A s part of a major public health campaign called the “performance triad,” the Army wants its soldiers to have healthy exercise, nutrition and sleep routines.
But interestingly, it’s the sleep part of the “triad” that’s most worrisome to Lt. Gen. Patricia Horoho, the Army’s surgeon general. Speaking with a small group of reporters at the Pentagon Friday, she noted with concern that the average soldier gets about six hours a sleep each night compared with eight hours 30 years ago, and pointed to medical studies that indicate a sustained six-hour sleep schedule dulls an average person’s cognitive functions by 20 percent, and is roughly equivalent to a 0.08 percent blood alcohol concentration.
So Horoho said she’s been working to persuade the Army’s senior leadership of the importance of sleep, and leaders up to and including Gen. Ray Odierno, the Army Chief of Staff have gotten the message started changing their behavior.
“I brief all of our new general officers, brigade commanders and battalion commanders, and what I tell them is, ‘The Army selected you to be a strategic leader. If you are cognitively impaired by 20 percent, you may be a decent manager, but you’re not a strategic leader,'” she said. “This is a culture change we need to make. It’s going to take a while to get away from the idea that sleep is something we can give up and start critically asking ourselves whether it’s worth the health outcomes.”
Horoho argued it’s also the Army’s business to make sure the sure the rank-and- file get enough rest, not just because of the physical health consequences of inadequate sleep. She thinks better sleep would also help mitigate behavioral health issues like post-traumatic stress and reduce domestic violence.
“And we would never allow an intoxicated soldier in our formations,” she said. “Why would we let a soldier in our formations with sleep deprivation? Why would we have bus drivers driving our children that are sleep deprived? Why would you have someone practicing surgery if they’re sleep deprived? I think focusing on sleep is the most important thing our nation can do right now, so that’s why we’re tackling it.”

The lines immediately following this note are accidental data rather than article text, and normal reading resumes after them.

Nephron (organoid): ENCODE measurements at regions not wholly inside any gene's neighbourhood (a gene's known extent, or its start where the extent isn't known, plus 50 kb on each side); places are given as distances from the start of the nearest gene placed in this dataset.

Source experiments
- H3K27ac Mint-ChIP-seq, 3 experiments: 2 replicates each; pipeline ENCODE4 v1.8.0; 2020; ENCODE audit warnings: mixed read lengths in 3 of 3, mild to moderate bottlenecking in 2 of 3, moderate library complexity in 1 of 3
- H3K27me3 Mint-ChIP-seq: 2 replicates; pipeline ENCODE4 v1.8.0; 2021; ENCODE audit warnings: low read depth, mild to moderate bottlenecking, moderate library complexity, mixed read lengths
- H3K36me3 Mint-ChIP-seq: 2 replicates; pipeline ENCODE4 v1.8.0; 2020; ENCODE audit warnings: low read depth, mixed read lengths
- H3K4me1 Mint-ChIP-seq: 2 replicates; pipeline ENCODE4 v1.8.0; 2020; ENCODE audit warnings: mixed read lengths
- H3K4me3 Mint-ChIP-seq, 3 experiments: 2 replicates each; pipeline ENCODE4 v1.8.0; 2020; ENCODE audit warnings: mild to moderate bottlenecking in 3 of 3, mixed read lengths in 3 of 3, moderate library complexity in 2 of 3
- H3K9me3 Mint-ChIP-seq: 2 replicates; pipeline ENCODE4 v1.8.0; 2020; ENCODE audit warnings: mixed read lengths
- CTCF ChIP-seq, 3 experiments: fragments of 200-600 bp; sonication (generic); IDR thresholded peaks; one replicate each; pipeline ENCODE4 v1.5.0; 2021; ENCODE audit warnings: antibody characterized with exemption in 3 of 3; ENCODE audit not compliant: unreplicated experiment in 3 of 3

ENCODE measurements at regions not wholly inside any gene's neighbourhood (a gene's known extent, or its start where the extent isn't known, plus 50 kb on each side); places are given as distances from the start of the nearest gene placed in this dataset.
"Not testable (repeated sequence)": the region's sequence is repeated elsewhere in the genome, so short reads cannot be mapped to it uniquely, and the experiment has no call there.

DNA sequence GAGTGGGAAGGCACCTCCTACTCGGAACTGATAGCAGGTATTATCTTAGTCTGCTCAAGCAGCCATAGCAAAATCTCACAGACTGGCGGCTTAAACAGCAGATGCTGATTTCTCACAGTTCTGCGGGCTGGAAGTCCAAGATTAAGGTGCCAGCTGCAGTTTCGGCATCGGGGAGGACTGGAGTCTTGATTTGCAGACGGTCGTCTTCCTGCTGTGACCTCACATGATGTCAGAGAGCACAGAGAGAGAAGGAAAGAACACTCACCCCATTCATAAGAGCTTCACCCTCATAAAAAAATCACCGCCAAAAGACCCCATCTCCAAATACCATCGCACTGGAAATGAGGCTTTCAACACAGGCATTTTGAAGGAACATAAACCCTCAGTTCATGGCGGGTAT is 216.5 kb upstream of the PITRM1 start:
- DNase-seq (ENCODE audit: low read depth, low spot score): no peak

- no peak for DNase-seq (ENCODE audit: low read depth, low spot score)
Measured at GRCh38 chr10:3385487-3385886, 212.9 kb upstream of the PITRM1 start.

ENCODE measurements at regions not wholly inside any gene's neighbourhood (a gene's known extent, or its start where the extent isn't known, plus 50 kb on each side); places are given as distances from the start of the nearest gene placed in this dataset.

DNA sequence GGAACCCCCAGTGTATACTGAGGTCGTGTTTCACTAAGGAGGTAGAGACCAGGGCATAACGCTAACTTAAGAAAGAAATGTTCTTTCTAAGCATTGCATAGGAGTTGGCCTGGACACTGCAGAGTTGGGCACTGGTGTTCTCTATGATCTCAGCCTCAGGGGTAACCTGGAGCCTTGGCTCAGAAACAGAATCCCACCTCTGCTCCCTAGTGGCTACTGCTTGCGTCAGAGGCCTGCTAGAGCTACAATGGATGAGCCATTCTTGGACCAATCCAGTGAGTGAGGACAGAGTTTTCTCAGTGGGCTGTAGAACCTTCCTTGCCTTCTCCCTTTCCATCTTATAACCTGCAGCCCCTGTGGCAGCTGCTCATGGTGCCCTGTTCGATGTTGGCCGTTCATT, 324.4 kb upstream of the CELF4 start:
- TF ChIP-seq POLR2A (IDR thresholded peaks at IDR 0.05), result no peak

Specifically, the service is building “sleep hygiene” into its Comprehensive Soldier and Family Fitness program, using some methods that are, shall we say, unorthodox for a military culture: alternative medicine, yoga, acupuncture and mindfulness training.
“We’re also teaching the importance of things like looking around your bedroom to see how many blinking lights are around to interrupt your sleep — the average American has six to seven,” she said. “We’re educating our soldiers and family members about the importance of a cool dark room, and going to bed and waking up at a set time so you have a consistent pattern, decreasing caffeine and other stimulants before you go to sleep.”
In some corners of the Army, the sleep campaign is more than a mere suggestion. Horoho pointed to one battalion commander in Alaska who has implemented sleep hygiene for his entire battalion to help mitigate the health effects of a dark northern winter.
Also, the Army has built sleep hygiene practices into its free Performance Triad app for the iPhone and Android. It gives tailored sleep suggestions for people who perform various roles in the Army, including ways to “bank” sleep ahead of time if a soldier knows his or her duties are going to get in the way of a decent night’s rest.
“We shared the research with our soldiers that your brain is more active when you’re asleep than when you’re awake, and you need to clean out those toxins,” Horoho said.